Standard Federal Bancorp.'s fourth-quarter earnings report offers some interesting insights into where the mortgage business may be headed early this year.

Standard Federal, soon to be acquired by ABN Amro North America Inc., has consistently reported far more detail of its lending business than just about any other thrift.

It reported that 31% of its loans in the quarter were refinancings, significantly greater than its average for the year, 26%, which just about matched the industry average.

If Standard's business is an accurate barometer, the little wave of refinancings may be gathering momentum.

There is some additional support for this idea. About 43% of Standard's loans in the fourth quarter were at adjustable rates, against 29% in the year-earlier quarter and 28% for 1996 as a whole.

But Standard also reported that just 17% of the approved loans in its pipeline that are waiting to be closed are at adjustable rates. This means adjustables should drop closer to 17% this quarter as loans in the pipeline are closed. Such a scenario normally means strength in refinancings.


The typical single-family home owned by a middle-management executive costs just $99,333 in Oklahoma City, according to Coldwell Banker Residential Properties Inc. - making the housing market there the most affordable in the country.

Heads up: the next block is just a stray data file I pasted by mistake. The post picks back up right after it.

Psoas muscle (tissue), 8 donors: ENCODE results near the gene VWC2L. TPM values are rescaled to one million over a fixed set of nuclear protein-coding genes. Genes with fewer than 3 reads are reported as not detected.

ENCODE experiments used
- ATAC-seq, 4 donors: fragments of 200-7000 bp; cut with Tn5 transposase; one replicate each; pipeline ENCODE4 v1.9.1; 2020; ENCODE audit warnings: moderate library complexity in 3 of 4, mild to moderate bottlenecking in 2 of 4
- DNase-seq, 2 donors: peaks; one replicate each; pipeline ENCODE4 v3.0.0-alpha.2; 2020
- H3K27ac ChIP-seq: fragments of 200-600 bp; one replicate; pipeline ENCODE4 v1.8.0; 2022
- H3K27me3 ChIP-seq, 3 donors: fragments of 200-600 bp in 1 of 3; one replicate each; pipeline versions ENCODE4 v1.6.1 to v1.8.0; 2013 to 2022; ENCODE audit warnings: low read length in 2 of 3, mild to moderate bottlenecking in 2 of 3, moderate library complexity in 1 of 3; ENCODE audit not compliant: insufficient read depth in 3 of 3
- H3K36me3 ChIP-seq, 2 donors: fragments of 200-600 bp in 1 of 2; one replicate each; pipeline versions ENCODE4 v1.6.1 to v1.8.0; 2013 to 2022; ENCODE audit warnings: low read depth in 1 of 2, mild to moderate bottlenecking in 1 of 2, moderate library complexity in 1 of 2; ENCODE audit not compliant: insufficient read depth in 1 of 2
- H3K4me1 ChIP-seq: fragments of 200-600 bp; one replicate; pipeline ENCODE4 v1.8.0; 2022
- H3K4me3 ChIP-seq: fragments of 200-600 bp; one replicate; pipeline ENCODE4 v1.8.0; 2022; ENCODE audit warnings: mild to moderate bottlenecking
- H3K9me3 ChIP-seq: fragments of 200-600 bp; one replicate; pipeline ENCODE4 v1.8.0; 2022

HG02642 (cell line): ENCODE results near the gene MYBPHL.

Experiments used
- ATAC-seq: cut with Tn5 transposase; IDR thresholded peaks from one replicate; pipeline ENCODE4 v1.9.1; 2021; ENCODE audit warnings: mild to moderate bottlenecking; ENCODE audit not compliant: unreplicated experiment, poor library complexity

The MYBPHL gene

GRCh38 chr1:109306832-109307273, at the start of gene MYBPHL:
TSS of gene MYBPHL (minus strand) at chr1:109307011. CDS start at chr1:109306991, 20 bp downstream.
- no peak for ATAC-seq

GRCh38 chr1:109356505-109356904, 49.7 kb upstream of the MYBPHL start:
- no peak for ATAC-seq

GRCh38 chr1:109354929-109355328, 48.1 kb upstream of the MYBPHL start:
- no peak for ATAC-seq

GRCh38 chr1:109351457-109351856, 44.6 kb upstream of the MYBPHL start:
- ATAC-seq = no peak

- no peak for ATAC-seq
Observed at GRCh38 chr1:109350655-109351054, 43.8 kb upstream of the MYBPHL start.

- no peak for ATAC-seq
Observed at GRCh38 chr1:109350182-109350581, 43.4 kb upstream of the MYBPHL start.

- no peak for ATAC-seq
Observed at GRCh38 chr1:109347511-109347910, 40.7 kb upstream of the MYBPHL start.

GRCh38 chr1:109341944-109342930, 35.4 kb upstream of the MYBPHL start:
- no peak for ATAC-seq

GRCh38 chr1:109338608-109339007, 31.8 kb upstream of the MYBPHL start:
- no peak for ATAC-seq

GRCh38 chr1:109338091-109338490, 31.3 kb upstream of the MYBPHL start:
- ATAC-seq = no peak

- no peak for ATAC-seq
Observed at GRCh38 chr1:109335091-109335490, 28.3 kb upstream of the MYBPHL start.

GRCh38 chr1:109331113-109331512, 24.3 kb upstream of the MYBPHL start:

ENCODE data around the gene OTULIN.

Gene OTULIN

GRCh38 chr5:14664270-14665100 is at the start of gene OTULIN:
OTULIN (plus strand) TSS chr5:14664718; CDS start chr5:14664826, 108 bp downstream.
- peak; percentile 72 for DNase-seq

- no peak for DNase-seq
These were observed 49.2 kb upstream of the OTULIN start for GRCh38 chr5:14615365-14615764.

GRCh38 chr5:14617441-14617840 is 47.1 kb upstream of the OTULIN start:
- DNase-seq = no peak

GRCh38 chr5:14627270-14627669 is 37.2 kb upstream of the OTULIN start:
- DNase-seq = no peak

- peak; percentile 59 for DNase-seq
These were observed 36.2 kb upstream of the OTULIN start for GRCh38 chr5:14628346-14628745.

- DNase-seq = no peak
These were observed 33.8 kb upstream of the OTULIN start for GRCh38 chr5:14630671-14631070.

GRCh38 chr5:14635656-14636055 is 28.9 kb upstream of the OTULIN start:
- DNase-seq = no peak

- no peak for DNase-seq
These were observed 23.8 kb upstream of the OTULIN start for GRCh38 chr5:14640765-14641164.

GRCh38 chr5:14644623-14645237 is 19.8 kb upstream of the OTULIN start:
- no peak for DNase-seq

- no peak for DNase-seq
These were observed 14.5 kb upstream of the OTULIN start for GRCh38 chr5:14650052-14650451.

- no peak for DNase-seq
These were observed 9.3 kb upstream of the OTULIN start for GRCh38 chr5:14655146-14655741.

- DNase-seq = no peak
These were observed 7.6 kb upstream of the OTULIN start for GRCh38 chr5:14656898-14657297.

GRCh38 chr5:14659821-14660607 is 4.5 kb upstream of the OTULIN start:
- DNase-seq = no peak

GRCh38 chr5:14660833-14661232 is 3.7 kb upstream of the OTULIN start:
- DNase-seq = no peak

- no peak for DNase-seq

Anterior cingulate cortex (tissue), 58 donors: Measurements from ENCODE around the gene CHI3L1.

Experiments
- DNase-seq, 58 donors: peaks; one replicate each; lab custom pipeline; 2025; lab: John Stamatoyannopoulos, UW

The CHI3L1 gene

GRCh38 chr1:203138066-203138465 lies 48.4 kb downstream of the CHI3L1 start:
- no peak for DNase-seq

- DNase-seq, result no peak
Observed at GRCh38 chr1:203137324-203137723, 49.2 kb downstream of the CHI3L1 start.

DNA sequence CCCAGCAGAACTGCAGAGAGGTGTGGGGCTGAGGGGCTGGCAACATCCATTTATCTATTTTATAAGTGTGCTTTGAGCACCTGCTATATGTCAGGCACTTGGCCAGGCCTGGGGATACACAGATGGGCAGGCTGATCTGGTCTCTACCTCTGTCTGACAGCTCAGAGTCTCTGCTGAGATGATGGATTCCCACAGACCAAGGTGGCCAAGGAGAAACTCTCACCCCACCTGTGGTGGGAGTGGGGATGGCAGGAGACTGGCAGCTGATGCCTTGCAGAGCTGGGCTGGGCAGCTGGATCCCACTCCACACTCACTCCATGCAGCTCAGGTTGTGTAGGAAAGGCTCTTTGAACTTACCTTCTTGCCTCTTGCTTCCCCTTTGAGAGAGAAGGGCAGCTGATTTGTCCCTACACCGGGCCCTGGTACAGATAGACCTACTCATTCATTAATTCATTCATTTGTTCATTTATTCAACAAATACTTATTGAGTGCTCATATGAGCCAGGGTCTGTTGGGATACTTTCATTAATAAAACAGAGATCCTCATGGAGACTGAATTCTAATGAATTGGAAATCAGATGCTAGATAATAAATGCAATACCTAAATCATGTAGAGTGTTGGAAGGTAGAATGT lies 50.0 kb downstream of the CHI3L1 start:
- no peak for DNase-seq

At the other end of the spectrum, a comparable house in Beverly Hills would cost $766,250, making the Los Angeles enclave the most expensive market.

The Coldwell Banker survey also places four Texas cities among the 10 most affordable in the nation. Of the 10 most expensive, seven are in California.


Despite the continuing turmoil in much of the industry over interpretation of the Real Estate Settlement Procedures Act, one group appears fairly happy about Respa.

Title insurers are finding that the new rules give them opportunities. "We now find the idea of controlled or affiliated business title companies to be in vogue," said David Lawrence, executive vice president of Ticor Land Title Co.

Mr. Lawrence, writing in Real Estate Investment Trends, a newsletter from Henry S. Miller Commercial, Dallas, adds that recent changes in Respa "have not only provided safe harbors for the existence of these affiliations but arguably encourage their development.

But the executive warned that not every title company would benefit. "Some will not embrace the concept," he wrote, "and will ultimately be frozen out of what appears to be the emergence of a vibrant and lucrative market."

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